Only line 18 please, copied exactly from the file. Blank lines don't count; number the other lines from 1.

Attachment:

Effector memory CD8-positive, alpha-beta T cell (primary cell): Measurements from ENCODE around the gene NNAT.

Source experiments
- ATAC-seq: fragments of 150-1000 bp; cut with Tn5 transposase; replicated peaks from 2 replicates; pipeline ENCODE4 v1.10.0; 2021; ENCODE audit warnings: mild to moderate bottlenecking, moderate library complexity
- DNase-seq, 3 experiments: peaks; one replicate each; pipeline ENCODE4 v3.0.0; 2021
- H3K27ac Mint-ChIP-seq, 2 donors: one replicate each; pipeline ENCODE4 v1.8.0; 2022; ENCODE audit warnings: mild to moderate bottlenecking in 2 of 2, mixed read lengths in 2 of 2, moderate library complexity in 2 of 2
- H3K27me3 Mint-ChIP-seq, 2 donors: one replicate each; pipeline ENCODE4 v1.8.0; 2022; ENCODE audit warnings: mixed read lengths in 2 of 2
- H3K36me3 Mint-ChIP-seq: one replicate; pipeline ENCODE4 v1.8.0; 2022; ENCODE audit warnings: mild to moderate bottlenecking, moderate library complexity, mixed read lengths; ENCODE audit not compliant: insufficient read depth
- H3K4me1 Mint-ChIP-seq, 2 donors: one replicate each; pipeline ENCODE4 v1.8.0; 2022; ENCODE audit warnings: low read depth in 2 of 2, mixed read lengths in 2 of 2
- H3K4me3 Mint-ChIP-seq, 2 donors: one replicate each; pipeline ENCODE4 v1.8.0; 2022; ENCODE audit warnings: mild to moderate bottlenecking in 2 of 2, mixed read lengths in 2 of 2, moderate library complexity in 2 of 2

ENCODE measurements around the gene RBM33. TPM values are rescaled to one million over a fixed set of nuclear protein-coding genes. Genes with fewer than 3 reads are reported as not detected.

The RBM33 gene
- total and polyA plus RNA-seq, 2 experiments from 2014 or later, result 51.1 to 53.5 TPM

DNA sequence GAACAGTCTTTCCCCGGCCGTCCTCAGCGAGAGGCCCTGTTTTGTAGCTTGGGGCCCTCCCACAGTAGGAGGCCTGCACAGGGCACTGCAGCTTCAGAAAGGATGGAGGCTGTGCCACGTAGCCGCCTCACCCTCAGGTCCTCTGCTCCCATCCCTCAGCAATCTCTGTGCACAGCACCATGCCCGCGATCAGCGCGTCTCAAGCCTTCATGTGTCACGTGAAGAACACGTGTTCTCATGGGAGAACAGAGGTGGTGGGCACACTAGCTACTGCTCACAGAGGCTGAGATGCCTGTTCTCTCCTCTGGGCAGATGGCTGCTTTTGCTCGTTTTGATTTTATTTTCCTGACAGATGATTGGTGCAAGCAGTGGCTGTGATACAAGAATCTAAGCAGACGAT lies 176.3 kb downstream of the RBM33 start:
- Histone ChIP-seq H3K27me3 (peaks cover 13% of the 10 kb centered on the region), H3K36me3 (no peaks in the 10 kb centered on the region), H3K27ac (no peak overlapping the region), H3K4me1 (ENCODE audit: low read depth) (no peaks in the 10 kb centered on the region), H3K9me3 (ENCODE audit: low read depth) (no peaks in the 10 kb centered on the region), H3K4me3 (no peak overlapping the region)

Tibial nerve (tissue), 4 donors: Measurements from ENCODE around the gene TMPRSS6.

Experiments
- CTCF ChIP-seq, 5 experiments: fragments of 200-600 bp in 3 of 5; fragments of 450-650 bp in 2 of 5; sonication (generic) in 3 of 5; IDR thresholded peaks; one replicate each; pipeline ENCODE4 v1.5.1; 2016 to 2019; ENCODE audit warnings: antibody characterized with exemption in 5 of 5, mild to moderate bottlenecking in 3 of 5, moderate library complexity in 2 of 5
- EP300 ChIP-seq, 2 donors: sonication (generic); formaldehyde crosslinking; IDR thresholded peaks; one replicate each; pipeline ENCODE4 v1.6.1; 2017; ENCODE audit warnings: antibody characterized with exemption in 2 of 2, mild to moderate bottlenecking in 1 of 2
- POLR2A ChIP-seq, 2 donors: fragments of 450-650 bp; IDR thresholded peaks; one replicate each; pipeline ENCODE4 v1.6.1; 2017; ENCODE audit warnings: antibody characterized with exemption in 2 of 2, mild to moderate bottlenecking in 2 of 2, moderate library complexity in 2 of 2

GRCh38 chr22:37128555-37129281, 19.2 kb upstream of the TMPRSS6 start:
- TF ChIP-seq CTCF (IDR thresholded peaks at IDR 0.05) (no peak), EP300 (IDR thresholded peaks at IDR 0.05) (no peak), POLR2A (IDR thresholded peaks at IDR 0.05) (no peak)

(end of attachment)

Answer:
- EP300 ChIP-seq, 2 donors: sonication (generic); formaldehyde crosslinking; IDR thresholded peaks; one replicate each; pipeline ENCODE4 v1.6.1; 2017; ENCODE audit warnings: antibody characterized with exemption in 2 of 2, mild to moderate bottlenecking in 1 of 2